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Hoping for Amnesia


Sometimes in politics the moral high ground can only be reached by wading through the lowlands of public amnesia.


Reacting to the capture of Saddam Hussein on 13 December, Prime Minister Howard declared his enthusiasm for a public trial:


“I believe he should be tried in Iraq. I think it should be an open trial. I think the details of what he did should be spelled out, detail-by-detail, slaughter-by-slaughter, death-by-deaths.”


Saddam’s arrest also vindicated the Man of Steel’s decision to commit Australia to war:


“If the alternative advice had been taken, “Saddam Hussein would still be running Iraq, he would still be murdering people, he not only would not be in captivity but he would have others in captivity in Baghdad.”


Denuding such an important discussion of its historical context and narrowing the focus to Saddam’s moral turpitude will induce self-righteousness in Western leaders every time. On the question of Iraq, however, such lofty sentiment lacks authenticity.


Isolating Saddam’s capture from the consequences of his removal from power is a clever polemical device which Mr Howard likes to employ. However such a strategy is unlikely to persuade the families of the 9,500 innocent Iraqi civilians killed during the invasion and occupation of Iraq that their sacrifice was worth the cost. Or the recently unemployed, the victims of street crime and those who depend on essential services for their survival. These Iraqis don’t matter and aren’t counted in the West – literally.


History is the great antidote to public amnesia and it suggests the Prime Minister’s distaste for Saddam’s tyranny has not always been so passionately expressed.


Before the war Mr Howard’s humanitarian concerns for the people of Iraq were insufficient to support ‘regime change’ in Baghdad. He told the National Press Club in March that Saddam could stay in power, and therefore keep tormenting his people, providing he gave up his Weapons of Mass Destruction (WMD).


Given the Iraqi leader had evidently disposed of his WMD several years before, according to the Prime Minister’s logic – now derided as “alternative advice” – Saddam should still be in power.


This ‘change of course’ is dramatic, if unsurprising. A search of Hansard for the period when Saddam was committing the worst of his crimes – gassing Iranian soldiers in 1983-4 and the Kurds of Halabja in 1988 – fails to turn up any expressions of concern in the Parliament by either John Howard or Alexander Downer. It’s not until the WMD pretext falters in the weeks before the invasion that Canberra discovers human rights violations in Iraq.


There were certainly no expressions of humanitarian concern while Canberra supported a vicious sanctions regime which, over a decade, must have been responsible for the deaths of hundred of thousands of Iraqis, while strengthening Saddam and compelling the population to rely on him for their survival.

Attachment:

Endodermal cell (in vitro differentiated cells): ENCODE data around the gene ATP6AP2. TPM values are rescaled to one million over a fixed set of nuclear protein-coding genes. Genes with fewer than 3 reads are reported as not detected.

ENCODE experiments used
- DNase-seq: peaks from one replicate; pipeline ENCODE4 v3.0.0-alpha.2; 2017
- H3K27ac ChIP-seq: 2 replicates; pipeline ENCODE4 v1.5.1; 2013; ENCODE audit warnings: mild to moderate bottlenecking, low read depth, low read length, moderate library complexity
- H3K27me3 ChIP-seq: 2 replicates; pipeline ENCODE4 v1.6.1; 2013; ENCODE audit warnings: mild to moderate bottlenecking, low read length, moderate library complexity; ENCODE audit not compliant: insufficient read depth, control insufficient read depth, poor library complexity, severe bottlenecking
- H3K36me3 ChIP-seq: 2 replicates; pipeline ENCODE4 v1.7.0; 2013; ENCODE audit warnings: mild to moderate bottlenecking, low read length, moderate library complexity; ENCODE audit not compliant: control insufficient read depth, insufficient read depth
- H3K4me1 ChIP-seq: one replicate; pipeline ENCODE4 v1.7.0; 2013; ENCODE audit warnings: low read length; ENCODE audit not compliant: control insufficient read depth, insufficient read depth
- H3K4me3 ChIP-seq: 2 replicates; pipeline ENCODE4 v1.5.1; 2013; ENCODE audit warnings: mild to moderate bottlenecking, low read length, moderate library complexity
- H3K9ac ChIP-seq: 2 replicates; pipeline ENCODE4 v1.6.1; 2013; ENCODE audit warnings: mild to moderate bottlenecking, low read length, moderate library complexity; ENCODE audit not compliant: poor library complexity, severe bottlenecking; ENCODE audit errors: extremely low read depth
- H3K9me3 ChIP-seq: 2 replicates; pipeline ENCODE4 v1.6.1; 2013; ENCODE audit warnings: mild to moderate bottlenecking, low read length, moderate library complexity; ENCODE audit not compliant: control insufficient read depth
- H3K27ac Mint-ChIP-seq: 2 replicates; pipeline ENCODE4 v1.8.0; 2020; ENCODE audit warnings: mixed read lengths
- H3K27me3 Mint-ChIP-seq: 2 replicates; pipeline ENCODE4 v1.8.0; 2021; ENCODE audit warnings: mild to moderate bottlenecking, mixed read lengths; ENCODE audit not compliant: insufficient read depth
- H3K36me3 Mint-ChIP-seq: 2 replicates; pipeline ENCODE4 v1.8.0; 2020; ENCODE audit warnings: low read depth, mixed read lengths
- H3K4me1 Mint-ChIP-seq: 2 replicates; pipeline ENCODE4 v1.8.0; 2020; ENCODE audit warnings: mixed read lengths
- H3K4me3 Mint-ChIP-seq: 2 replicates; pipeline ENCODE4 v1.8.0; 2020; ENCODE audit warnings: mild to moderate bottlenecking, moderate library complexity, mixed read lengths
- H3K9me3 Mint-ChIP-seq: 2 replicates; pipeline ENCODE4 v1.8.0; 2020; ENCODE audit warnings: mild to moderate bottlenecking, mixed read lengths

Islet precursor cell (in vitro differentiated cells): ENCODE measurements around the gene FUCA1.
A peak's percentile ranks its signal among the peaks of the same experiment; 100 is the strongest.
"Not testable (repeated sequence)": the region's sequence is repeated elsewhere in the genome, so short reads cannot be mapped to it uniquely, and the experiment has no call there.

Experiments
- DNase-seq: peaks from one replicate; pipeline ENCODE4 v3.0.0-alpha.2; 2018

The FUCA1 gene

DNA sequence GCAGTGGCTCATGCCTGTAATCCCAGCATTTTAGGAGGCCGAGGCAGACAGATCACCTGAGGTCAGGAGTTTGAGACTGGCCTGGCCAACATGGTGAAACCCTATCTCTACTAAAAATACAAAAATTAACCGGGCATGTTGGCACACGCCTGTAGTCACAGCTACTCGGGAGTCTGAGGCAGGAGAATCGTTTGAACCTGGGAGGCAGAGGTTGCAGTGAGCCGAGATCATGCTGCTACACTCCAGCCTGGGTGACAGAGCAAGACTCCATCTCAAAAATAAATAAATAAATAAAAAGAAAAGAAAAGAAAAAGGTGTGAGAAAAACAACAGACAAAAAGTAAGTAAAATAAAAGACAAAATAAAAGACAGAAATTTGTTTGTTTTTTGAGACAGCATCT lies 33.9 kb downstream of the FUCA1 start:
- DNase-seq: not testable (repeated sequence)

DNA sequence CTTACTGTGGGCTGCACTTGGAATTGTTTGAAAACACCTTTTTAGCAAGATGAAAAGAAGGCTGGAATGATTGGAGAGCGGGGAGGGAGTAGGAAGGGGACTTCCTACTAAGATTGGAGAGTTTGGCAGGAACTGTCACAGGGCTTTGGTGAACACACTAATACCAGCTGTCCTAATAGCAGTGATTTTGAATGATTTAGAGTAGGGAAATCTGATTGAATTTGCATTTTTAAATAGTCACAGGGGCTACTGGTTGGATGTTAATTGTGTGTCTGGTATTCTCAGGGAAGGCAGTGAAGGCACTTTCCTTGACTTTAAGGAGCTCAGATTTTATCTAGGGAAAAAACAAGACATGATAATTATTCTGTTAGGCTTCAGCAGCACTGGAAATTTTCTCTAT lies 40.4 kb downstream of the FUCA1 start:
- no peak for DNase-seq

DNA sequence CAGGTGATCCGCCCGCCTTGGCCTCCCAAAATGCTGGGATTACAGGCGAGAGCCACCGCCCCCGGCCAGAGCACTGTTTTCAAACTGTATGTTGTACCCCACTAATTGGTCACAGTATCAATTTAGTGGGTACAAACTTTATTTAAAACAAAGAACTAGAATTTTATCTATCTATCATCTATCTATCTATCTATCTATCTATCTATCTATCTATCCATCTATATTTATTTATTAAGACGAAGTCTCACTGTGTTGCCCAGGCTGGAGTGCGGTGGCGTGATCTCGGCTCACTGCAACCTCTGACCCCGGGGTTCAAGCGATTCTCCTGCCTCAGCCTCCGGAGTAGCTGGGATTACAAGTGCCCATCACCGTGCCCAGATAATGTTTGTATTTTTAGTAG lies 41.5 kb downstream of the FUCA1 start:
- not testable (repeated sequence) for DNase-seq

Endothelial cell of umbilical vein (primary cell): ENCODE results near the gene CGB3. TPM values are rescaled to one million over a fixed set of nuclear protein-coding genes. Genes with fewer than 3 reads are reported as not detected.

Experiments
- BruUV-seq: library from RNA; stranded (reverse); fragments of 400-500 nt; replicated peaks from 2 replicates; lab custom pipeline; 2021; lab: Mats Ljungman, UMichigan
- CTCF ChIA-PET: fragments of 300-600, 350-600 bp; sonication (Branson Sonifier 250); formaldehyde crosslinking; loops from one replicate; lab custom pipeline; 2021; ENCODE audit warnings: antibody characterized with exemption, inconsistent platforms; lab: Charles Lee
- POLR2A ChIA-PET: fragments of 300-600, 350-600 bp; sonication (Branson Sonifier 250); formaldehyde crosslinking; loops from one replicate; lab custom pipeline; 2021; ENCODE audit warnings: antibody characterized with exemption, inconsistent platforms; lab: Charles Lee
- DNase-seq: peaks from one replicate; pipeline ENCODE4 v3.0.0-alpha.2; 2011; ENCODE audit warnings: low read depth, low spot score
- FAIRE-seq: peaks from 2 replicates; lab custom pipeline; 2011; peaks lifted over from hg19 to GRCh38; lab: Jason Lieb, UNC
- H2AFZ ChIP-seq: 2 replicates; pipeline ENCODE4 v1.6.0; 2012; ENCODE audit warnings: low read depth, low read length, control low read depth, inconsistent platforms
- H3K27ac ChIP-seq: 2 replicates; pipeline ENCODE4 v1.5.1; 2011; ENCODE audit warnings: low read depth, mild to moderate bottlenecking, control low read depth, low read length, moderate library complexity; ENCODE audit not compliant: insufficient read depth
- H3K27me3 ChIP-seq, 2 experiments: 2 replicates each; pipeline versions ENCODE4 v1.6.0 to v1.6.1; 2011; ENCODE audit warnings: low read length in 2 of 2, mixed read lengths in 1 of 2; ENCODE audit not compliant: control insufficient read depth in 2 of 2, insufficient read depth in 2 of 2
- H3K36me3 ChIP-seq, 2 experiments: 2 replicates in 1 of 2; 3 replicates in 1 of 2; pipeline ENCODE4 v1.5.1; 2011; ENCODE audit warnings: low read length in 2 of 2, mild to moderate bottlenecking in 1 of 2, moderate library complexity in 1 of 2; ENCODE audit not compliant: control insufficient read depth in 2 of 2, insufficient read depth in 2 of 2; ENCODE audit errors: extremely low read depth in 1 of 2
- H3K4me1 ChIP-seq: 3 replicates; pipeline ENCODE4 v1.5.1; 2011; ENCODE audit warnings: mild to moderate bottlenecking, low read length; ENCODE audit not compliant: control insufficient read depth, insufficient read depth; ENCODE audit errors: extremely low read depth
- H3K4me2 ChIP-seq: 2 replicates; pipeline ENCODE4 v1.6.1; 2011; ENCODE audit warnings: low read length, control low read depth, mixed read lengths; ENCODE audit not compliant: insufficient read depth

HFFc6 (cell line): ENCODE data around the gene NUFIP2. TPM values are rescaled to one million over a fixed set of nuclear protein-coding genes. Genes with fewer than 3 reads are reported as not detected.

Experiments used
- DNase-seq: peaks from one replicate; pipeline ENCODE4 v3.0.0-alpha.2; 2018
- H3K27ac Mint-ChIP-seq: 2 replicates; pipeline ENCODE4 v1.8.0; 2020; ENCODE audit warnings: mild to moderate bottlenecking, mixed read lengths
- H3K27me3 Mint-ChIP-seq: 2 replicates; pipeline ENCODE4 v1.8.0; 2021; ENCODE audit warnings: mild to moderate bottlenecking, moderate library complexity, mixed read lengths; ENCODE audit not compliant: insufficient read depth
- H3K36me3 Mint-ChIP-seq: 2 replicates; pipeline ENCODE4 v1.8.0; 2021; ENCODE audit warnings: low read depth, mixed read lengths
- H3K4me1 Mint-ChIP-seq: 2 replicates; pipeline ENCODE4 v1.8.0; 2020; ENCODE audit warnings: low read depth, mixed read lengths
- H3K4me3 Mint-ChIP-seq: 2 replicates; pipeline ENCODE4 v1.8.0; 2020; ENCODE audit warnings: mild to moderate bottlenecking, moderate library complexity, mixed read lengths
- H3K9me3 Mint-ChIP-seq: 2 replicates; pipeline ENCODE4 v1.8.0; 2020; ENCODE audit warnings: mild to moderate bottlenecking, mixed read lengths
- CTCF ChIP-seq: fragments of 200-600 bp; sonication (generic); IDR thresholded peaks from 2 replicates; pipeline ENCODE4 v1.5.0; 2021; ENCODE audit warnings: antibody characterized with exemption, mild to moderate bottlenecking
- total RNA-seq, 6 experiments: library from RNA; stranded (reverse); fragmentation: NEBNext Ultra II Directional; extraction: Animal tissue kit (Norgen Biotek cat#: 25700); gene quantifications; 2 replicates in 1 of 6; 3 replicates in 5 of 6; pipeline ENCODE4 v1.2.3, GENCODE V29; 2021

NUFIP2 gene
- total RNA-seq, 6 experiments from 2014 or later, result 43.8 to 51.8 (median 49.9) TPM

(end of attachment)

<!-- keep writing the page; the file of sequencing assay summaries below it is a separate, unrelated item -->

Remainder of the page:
It is hard to believe that either Washington or London would relish the prospect of an open trial. They would not want Saddam to adumbrate their support for him – credit-by-credit, pathogen-by-pathogen, weapon-by-weapon – during the 12 years before he became an official enemy by invading Kuwait in August 1990.


Saddam’s worst crimes, when presumably many of the mass graves now disingenuously “discovered” by the West were dug, had been committed when he was the West’s favoured ally and trading partner. At the time, his crimes against humanity, for which charges should now be laid, elicited little if any concern in Western capitals. Quite the opposite.


Historian Gabriel Kolko notes that:


“The United Stares supplied Iraq with intelligence throughout the war [with Iran] and provided it with more than $US5 billion in food credits, technology, and industrial products, most coming after it began to use mustard, cyanide, and nerve gases against both Iranians and dissident Iraqi Kurds.”


After he poisoned over 5000 people in the Kurdish city of Halabja on 17 March 1988, Saddam was rewarded by George Bush 1 with new lines of credit and praise from Bush’s Assistant Secretary of State, John Kelly, as “a source of moderation in the region.”


Twenty months after this horrific crime, Washington was still providing Baghdad with dual-use licensed materials, including chemical precursors, biological warfare-related materials and missile guidance equipment – enabling Saddam to develop his WMD programs. It’s difficult to believe that either George Bush 2 or over 150 companies in Europe, the United States and Japan which provided components and know-how needed by the monster in Baghdad to build atomic bombs, chemical and biological weapons, want this information publicly aired.


During the worst decade of Saddam’s rule (1980-90), the UK sold Iraq £2.3 billion in machinery and transport equipment and £3.5 billion in trade credits, supporting the creation of a local arms industry and freeing up valuable resources for the Iraqi military.


London responded to the atrocity in Halabja by failing to criticise Saddam (ditto for Washington), doubling export credits to Baghdad and relaxing export guidelines making it easier to sell arms to Iraq.


This behaviour is difficult to reconcile with the West’s belated concern for humanity in Iraq today. There will be no expressions of regret for the support he was given at the peak of his crimes. When Saddam comes to trial, the West will just be hoping that he too has joined the culture of forgetting so pervasive amongst his captors.

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